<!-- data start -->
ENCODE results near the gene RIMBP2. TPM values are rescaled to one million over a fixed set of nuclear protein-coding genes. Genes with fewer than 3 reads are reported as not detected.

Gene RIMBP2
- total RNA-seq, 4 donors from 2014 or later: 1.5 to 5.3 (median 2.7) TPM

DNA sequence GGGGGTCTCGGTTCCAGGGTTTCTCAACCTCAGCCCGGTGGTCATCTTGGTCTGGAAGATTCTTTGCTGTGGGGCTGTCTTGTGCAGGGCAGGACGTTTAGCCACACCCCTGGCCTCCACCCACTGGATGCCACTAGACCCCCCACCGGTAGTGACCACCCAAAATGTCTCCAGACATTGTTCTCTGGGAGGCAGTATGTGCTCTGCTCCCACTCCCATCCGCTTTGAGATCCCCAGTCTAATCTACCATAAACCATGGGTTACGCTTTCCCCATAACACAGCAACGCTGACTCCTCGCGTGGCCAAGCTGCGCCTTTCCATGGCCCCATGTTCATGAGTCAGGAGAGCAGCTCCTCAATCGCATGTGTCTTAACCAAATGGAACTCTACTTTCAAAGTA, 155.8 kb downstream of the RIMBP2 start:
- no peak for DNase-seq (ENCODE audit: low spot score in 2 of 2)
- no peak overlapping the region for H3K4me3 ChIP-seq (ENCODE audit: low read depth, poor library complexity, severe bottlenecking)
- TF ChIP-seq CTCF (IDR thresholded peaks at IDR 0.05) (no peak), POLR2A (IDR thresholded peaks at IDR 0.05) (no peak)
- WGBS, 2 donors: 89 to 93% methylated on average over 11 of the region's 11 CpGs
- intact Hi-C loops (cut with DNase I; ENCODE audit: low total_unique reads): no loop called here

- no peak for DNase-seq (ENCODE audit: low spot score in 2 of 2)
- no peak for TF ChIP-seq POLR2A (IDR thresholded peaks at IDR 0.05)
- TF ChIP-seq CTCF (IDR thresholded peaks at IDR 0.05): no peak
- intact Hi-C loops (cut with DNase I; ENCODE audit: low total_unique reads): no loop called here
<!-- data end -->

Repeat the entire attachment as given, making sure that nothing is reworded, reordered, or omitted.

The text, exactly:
ENCODE results near the gene RIMBP2. TPM values are rescaled to one million over a fixed set of nuclear protein-coding genes. Genes with fewer than 3 reads are reported as not detected.

Gene RIMBP2
- total RNA-seq, 4 donors from 2014 or later: 1.5 to 5.3 (median 2.7) TPM

DNA sequence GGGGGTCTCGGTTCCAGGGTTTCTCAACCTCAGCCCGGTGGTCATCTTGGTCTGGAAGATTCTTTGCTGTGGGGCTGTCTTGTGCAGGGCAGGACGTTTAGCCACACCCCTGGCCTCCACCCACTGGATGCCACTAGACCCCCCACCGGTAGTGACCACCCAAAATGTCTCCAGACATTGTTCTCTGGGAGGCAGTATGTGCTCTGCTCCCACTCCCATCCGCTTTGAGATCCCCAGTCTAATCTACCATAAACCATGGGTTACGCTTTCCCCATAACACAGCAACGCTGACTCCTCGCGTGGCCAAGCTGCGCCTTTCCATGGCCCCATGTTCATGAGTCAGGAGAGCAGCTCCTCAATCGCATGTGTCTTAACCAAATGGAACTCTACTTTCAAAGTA, 155.8 kb downstream of the RIMBP2 start:
- no peak for DNase-seq (ENCODE audit: low spot score in 2 of 2)
- no peak overlapping the region for H3K4me3 ChIP-seq (ENCODE audit: low read depth, poor library complexity, severe bottlenecking)
- TF ChIP-seq CTCF (IDR thresholded peaks at IDR 0.05) (no peak), POLR2A (IDR thresholded peaks at IDR 0.05) (no peak)
- WGBS, 2 donors: 89 to 93% methylated on average over 11 of the region's 11 CpGs
- intact Hi-C loops (cut with DNase I; ENCODE audit: low total_unique reads): no loop called here

- no peak for DNase-seq (ENCODE audit: low spot score in 2 of 2)
- no peak for TF ChIP-seq POLR2A (IDR thresholded peaks at IDR 0.05)
- TF ChIP-seq CTCF (IDR thresholded peaks at IDR 0.05): no peak
- intact Hi-C loops (cut with DNase I; ENCODE audit: low total_unique reads): no loop called here